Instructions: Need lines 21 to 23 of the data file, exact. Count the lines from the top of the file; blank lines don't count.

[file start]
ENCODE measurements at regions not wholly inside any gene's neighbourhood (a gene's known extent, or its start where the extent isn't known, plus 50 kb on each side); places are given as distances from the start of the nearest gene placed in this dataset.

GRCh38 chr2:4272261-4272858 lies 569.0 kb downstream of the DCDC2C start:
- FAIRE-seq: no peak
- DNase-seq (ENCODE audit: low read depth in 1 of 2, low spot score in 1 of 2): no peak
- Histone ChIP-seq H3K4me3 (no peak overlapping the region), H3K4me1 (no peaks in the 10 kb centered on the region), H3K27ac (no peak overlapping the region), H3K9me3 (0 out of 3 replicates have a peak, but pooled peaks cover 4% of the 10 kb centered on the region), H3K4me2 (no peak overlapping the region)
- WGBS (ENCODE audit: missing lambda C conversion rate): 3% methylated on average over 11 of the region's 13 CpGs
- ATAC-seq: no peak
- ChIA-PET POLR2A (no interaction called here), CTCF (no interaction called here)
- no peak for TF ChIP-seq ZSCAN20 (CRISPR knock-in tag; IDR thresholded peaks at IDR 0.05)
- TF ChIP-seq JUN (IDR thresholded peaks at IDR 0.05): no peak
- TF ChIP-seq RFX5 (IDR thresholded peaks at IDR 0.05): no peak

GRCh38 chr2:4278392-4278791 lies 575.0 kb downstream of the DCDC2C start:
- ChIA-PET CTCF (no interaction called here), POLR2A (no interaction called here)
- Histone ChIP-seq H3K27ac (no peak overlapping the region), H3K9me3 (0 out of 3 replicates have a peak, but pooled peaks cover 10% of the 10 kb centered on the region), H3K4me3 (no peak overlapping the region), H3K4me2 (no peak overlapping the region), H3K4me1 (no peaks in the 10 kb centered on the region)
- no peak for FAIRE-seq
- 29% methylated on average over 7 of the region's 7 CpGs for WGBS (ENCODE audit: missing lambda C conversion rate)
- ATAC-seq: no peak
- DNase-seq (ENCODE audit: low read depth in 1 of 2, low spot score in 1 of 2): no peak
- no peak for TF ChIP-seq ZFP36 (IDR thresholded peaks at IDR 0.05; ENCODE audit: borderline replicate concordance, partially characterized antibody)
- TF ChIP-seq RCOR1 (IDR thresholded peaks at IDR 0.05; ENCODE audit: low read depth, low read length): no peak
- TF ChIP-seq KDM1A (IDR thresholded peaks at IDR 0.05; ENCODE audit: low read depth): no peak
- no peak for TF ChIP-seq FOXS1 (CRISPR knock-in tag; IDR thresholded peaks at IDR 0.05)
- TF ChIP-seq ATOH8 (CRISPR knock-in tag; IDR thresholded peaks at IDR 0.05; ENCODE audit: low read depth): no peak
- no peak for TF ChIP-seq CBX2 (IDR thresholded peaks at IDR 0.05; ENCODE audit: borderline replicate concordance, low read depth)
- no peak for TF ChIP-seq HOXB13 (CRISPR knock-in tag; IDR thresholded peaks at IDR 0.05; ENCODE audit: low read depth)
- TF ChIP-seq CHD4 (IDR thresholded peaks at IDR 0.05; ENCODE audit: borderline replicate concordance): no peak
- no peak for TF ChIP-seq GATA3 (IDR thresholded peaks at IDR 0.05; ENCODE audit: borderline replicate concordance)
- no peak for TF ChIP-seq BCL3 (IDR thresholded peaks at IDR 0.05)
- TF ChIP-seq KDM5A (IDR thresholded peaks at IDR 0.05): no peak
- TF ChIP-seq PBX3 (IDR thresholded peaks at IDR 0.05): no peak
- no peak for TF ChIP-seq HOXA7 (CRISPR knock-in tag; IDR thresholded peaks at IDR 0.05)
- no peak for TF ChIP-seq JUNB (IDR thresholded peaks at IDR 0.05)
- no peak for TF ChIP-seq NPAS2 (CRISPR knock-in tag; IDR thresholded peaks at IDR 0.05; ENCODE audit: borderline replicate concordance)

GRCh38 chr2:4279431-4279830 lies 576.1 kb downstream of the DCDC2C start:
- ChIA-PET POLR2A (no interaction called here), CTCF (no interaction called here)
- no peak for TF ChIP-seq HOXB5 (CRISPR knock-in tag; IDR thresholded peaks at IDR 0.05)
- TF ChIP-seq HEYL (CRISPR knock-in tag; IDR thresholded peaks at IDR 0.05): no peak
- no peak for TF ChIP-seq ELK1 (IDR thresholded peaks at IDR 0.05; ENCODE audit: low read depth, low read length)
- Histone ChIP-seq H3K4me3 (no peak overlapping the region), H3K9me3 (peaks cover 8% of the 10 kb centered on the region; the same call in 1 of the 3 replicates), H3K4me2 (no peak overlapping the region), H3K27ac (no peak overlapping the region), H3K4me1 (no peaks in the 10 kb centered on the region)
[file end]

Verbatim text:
- TF ChIP-seq KDM1A (IDR thresholded peaks at IDR 0.05; ENCODE audit: low read depth): no peak
- no peak for TF ChIP-seq FOXS1 (CRISPR knock-in tag; IDR thresholded peaks at IDR 0.05)
- TF ChIP-seq ATOH8 (CRISPR knock-in tag; IDR thresholded peaks at IDR 0.05; ENCODE audit: low read depth): no peak